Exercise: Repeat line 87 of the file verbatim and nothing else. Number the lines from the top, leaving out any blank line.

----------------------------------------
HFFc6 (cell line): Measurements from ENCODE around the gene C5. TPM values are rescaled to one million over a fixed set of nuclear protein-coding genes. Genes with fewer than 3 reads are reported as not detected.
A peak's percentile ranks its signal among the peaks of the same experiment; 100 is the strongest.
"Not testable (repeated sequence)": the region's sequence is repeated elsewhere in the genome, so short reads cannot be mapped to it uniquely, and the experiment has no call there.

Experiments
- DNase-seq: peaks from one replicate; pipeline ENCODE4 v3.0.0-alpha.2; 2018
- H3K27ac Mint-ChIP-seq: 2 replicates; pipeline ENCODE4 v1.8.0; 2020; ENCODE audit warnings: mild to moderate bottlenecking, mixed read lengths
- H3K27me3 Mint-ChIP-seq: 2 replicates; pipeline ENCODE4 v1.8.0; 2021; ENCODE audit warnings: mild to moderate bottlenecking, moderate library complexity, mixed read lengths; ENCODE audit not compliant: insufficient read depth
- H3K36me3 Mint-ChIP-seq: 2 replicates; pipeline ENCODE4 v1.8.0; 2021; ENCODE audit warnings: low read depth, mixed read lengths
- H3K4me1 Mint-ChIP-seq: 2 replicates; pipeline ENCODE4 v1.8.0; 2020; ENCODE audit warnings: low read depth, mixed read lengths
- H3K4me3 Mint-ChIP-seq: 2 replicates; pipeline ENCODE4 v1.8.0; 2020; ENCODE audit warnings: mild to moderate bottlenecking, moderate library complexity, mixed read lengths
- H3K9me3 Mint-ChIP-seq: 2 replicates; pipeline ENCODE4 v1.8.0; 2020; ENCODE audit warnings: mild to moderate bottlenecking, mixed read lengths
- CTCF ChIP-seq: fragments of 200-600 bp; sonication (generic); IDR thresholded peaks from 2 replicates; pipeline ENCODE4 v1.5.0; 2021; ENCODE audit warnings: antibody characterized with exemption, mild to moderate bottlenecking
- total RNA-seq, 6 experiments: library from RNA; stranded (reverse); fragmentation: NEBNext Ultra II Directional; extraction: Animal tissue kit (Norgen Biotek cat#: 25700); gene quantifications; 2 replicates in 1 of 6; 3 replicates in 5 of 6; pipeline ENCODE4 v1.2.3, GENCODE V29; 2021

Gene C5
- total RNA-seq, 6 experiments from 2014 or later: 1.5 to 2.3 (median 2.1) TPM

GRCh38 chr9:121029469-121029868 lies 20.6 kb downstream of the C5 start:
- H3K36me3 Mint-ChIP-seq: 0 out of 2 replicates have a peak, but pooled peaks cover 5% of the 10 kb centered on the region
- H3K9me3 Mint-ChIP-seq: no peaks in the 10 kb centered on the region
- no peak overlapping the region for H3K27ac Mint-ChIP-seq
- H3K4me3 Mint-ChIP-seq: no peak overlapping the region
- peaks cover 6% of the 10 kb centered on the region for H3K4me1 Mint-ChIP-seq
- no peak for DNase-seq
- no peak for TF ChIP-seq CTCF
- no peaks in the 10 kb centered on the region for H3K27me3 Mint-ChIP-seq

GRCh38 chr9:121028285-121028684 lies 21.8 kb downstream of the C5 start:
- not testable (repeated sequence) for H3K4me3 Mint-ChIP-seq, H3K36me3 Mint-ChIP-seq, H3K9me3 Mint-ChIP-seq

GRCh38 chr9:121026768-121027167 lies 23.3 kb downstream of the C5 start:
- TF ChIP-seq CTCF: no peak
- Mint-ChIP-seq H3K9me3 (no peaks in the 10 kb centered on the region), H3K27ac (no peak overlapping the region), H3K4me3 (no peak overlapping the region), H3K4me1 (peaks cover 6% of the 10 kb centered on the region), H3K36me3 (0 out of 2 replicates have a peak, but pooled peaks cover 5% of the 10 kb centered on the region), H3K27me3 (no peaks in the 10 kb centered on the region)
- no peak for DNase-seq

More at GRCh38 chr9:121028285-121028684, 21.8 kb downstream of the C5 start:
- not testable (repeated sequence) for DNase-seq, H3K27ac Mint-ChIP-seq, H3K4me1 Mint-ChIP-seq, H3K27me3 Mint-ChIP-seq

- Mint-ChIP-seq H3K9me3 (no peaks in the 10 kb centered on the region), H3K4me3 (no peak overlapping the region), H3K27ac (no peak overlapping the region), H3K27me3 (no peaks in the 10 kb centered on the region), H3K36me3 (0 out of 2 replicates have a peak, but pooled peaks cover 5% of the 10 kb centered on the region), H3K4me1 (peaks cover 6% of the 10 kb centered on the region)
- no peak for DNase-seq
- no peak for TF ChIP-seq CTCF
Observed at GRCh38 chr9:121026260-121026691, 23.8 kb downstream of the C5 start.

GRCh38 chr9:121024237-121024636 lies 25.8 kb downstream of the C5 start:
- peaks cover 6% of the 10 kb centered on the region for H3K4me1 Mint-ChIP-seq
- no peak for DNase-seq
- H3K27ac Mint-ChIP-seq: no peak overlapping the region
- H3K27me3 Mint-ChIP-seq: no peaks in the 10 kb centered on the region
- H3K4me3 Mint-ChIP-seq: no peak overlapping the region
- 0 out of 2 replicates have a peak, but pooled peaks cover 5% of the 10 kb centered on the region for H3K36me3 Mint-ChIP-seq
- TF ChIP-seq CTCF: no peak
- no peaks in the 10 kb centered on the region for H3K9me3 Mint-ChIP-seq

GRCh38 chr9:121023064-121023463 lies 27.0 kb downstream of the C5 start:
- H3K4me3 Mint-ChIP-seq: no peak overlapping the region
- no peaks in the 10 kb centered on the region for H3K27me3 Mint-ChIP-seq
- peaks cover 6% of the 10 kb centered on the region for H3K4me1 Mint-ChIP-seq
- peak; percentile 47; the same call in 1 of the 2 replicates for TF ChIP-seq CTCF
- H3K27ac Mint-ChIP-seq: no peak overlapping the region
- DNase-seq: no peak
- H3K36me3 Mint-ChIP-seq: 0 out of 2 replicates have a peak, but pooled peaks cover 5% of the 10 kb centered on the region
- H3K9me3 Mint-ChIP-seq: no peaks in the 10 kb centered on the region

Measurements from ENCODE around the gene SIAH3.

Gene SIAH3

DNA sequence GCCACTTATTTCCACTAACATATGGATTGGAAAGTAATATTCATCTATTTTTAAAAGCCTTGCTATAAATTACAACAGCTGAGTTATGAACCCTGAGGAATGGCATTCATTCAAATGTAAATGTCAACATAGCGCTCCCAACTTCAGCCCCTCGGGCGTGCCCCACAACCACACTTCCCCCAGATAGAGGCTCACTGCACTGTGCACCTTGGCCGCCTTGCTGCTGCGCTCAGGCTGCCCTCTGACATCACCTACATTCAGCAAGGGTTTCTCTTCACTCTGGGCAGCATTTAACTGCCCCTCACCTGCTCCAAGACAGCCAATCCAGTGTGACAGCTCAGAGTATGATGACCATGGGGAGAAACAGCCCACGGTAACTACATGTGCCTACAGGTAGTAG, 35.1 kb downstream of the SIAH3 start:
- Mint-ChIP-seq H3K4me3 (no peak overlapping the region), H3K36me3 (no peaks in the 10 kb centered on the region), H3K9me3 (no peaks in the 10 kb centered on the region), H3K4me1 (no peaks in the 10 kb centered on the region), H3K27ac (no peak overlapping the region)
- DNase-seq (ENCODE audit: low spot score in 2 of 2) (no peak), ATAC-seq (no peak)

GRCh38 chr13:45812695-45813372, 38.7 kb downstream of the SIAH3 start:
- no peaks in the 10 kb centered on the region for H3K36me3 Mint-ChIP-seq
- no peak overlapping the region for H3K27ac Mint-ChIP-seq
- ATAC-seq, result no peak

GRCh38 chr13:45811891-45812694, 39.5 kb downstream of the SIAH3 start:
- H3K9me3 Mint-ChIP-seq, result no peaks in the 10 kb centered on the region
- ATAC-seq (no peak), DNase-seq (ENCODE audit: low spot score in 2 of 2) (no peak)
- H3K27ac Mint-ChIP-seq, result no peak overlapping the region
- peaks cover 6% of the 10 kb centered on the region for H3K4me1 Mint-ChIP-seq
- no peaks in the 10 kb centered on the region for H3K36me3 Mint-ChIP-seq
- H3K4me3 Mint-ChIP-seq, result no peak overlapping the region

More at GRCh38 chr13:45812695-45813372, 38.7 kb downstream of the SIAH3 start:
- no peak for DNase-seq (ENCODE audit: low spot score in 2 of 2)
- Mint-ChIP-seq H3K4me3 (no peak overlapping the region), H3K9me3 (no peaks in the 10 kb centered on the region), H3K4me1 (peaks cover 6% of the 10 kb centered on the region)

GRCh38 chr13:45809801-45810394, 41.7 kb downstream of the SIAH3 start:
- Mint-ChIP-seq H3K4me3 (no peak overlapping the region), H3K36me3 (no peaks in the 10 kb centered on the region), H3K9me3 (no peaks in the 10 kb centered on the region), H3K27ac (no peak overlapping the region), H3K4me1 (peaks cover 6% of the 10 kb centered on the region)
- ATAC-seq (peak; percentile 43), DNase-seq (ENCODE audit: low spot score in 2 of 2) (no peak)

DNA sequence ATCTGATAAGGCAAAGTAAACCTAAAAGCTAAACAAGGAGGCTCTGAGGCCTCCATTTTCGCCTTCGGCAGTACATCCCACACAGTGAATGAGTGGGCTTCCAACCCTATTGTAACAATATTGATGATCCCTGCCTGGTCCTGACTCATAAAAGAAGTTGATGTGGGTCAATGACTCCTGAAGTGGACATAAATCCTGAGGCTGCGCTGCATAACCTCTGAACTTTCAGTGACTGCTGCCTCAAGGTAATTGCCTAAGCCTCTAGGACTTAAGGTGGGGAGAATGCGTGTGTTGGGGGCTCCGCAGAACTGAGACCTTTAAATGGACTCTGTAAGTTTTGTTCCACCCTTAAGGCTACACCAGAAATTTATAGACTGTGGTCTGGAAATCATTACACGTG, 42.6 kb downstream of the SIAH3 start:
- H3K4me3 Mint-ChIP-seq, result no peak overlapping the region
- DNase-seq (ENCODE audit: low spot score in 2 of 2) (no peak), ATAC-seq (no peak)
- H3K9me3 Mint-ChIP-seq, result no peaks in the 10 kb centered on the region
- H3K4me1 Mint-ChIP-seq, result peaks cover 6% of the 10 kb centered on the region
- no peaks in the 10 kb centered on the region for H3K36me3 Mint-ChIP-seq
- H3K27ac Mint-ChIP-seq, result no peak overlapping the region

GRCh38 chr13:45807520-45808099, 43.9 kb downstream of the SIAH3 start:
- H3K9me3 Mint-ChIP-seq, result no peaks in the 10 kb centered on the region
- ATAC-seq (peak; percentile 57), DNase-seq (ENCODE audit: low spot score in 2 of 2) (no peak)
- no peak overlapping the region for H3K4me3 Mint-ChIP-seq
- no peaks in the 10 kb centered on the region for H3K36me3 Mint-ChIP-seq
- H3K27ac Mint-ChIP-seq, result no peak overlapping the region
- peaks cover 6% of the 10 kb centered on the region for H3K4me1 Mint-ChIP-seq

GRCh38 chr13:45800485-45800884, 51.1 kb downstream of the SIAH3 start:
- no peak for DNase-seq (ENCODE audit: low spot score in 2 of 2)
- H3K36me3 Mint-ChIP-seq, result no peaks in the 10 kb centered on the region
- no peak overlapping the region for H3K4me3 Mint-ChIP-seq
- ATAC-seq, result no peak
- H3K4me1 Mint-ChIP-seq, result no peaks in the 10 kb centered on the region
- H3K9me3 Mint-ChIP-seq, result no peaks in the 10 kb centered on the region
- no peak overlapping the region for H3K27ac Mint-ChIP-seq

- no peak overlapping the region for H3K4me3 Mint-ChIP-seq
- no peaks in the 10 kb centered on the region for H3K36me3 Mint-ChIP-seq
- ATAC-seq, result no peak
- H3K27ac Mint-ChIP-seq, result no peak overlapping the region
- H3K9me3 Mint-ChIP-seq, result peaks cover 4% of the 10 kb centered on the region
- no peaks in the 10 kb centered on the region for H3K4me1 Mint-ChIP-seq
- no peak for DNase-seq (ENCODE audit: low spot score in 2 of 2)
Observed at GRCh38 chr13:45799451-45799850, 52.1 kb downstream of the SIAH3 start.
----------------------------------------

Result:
- no peak overlapping the region for H3K4me3 Mint-ChIP-seq